We are bedside with you attending to a friend in hospice, and casket side with you at another’s funeral. These both read to me of the ultimate in caretaking, of doing work that was far beyond that of your father to do.  I have read the book a dozen times, and each read reveals a larger picture of what you are trying to communicate.  The pacing, stylistic jumps and subject matter.  Was the process of editing the book arduous?  Easy? Definitely not easy.  Poetry is weird, for me at least, in that I can open up a poem from however many years ago, and as soon as I begin reading it, revision brain kicks in.  And sometimes I give in to it, and other times I have to force myself to stop and just accept that I wouldn’t have written the thing any differently back in 2015.  There’s a poem in this book called “Endless Stories,” and the only reason I’m certain it’s called that is because I just physically walked into my office and picked up the hardcopy of the book and confirmed the title.  That poem has changed so many times since it was first written.  It’s a walk through the house I grew up in, but it’s a fictional me, and there used to be a fictional daughter (who I removed, because whatever I was attempting to do with her just felt false after a while), and in the first draft of the poem I was starting on the front porch and eventually I decided to start in the kitchen and end on the porch, and in yet another draft I was revisiting some of the rooms several times, and literally the last few stanzas of the poem, as it appears in this book, only just got written a few months ago.  So there’s a whole process of revision that happens at the individual poem level, and sometimes that goes on for months or even years.  Organizing the poems into the order they’re presented in the book was comparatively simple, and my guiding principle was very similar to what I was saying earlier about taking the audience into consideration.  And none of it was arduous.  Revision might be banging your head against a wall but good lord, is it rewarding.  Revision is frustration and delight and it’s where damn near all the art of writing takes place. The poem Ms.Guthrie chronicles a teacher that spotlights you.  It is a gorgeous ode to a strong woman and authority figure that questioned authority.  Your four part poem to her in this book is a lovingly rendered thank you note, fully formed in just a few pages that makes her come alive to the reader.  Is she an amalgam of teachers?  Did she influence you to teach?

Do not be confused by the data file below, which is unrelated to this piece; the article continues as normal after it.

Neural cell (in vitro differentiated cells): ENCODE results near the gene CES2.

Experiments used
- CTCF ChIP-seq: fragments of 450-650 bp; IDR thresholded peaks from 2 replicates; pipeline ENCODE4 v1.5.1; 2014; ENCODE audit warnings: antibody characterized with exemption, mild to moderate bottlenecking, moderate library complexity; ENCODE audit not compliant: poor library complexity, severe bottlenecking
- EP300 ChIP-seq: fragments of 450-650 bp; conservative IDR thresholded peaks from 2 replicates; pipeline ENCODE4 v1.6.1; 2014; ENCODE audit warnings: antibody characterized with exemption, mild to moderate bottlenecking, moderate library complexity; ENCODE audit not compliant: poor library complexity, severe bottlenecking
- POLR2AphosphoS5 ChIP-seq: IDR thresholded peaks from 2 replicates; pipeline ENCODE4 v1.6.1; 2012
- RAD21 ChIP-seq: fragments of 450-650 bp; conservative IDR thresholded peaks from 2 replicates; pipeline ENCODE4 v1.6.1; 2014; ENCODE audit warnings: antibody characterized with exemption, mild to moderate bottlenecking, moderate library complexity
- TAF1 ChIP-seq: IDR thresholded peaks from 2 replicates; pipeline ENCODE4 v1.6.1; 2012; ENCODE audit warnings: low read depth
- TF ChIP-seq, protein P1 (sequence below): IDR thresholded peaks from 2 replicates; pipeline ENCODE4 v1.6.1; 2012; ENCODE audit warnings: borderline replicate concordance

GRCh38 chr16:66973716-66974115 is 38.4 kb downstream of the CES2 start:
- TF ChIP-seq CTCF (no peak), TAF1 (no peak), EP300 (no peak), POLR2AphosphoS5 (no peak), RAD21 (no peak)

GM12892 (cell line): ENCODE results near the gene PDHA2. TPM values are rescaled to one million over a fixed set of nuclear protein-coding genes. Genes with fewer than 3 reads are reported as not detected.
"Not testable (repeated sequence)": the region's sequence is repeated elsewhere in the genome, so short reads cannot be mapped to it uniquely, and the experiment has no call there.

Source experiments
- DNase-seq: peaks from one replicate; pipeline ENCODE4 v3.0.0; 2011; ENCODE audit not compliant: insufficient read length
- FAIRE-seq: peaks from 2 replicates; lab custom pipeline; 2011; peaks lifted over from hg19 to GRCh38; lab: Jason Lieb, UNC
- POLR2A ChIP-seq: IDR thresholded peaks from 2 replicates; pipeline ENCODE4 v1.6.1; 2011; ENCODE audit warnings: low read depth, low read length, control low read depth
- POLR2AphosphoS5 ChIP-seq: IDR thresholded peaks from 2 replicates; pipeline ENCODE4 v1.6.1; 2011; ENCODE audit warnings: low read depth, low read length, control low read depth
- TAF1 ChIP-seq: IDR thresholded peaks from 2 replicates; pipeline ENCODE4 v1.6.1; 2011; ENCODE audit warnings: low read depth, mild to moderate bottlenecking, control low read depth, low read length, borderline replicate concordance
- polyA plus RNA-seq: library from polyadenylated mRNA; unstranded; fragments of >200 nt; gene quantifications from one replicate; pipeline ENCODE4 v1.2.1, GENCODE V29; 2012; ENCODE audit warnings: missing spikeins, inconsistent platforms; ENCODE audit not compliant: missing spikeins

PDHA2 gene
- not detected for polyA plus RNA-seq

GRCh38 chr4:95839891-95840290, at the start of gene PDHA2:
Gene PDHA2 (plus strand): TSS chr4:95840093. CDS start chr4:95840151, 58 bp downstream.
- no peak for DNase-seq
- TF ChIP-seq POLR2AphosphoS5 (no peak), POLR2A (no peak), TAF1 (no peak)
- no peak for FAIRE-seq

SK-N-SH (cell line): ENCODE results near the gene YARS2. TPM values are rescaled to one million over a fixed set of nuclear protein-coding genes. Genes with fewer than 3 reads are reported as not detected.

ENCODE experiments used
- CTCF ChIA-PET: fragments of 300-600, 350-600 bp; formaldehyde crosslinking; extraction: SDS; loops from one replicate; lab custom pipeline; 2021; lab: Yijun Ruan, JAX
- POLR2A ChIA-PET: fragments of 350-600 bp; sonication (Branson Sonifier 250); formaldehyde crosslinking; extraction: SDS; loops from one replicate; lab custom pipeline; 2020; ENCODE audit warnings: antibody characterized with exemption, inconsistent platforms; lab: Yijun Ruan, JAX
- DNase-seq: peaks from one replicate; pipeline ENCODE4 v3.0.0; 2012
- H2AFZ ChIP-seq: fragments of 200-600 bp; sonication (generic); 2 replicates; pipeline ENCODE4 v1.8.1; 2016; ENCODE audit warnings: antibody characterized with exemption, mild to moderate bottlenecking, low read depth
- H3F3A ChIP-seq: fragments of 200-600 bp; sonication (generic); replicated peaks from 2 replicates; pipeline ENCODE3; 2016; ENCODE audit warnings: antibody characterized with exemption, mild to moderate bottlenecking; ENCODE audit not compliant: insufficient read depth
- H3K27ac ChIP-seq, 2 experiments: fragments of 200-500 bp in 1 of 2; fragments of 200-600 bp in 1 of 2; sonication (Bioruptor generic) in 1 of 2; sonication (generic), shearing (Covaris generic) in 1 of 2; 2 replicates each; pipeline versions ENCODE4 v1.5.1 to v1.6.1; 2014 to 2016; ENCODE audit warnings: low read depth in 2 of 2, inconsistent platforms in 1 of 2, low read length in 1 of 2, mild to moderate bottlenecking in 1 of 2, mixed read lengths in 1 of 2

First, thank you.  Second, she is a very real person who taught at Sierra Vista Elementary School in the 70s and 80s.  She had her own library, several stacks of books, in her classroom and I made an attempt to read through all of them.  It was her class that introduced me to Greek Mythology, which I mention in the poem, and it was she who taught me that our leaders are our employees and that we have the right / duty / obligation to question them.  In the third fucking grade she taught me this.  She was a glorious explosion of a woman, and the person I describe in the poem, and in this response, is an amalgam of all my memories of her, because there’s no way an actual person could live up to all this.  She’s almost certainly no longer with us, but if I had any way of reaching her family, I could spend an entire weekend telling them how important she was to me.  She influenced me to be who I am today as much as any member of my family (and, in some cases, more).  Teaching college is very different from teaching grade school, but whatever similarities there may be, I’m certain I can trace some of my approaches to it back to her.